Why did BP quit the solar industry and what will that decision mean? We asked two leading commentators for their analysis.
This second post is by Ben Caldecott, head of policy, advisory at Climate Change Capital and a Green Alliance trustee.
BP exiting the solar business after 40 years might sound like a dramatic step. Unfortunately, the recent move wasn’t all that surprising for two reasons.
First, BP’s once fabled ‘beyond petroleum’ strategy has been dead and buried for some time already. The only ‘alternative’ energy strategy that incumbent oil companies like BP seem to be pursuing is more of the same, plus as much unconventional oil and gas as possible.
Exposure to risky high carbon assets
Before halting its dividend amid the furore of the Deepwater Horizon oil spill, BP alone was widely acknowledged as having accounted for £1 in every £6 of dividends paid to UK investors. If you count Shell and BP together, they have historically created 20-25 per cent of total annual UK dividends. To wean ourselves off this dependency and exposure to high carbon assets, which could be akin to a systemic risk in our financial system, we must do a number of things.
As well as creating many more low carbon innovators and new entrants able to expand quickly, we need companies like BP to transform their business models so their activities help to drive rather than hinder a global low carbon transition. Existing players can continue to create value for investors by evolving in response to the threats and risks associated with a dependency on the high carbon economy.
However, many incumbents have yet to develop or implement an exit strategy from carbon intensive energy, even though such a transformation could be in shareholder and national interests. BP’s decision to exit solar shows how little progress has been made in this regard. Incumbents clearly want to do more fossil fuels in risky areas, not less. This trend is deeply worrying.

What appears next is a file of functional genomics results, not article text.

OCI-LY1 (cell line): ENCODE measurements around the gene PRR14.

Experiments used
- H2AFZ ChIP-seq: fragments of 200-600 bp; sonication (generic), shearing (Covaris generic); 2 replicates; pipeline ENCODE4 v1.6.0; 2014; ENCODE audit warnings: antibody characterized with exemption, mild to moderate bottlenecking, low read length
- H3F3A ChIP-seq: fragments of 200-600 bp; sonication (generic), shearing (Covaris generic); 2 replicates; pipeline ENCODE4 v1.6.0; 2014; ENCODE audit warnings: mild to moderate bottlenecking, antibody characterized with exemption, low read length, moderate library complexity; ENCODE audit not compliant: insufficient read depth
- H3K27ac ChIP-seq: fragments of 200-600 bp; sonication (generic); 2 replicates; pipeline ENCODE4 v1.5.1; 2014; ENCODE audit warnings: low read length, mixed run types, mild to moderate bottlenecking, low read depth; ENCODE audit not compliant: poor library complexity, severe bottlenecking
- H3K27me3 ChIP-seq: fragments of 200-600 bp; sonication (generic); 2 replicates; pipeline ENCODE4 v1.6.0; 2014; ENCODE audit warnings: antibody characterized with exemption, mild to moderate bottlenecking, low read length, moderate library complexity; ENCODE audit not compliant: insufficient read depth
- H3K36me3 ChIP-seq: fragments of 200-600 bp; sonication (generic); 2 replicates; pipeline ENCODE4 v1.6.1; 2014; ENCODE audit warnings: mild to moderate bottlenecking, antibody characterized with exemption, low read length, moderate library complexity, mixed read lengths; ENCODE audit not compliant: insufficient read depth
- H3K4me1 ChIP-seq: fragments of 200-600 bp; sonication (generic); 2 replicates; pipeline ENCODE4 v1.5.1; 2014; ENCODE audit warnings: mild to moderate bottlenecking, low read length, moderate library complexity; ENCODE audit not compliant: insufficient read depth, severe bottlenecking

The other reason why BP’s exit from solar isn’t surprising is that they’ve now well and truly missed the boat. While they had the opportunity to scale up production and implement their lead in intellectual property a number of years ago, they didn’t. Chinese companies now dominate and it will prove difficult for western solar manufacturers to compete again given this lead.
Instead of forging new markets in clean technology and then dominating them, BP and other high carbon incumbents are failing in this regard and have let newer entrants, often from China, scale-up and secure the spoils. In the end, low cost and plentiful Chinese manufactured clean technology is a good thing for the fight against climate change, but it’s a shame that incumbents based in the west haven’t played the positive role they could have and are instead perpetuating the status quo.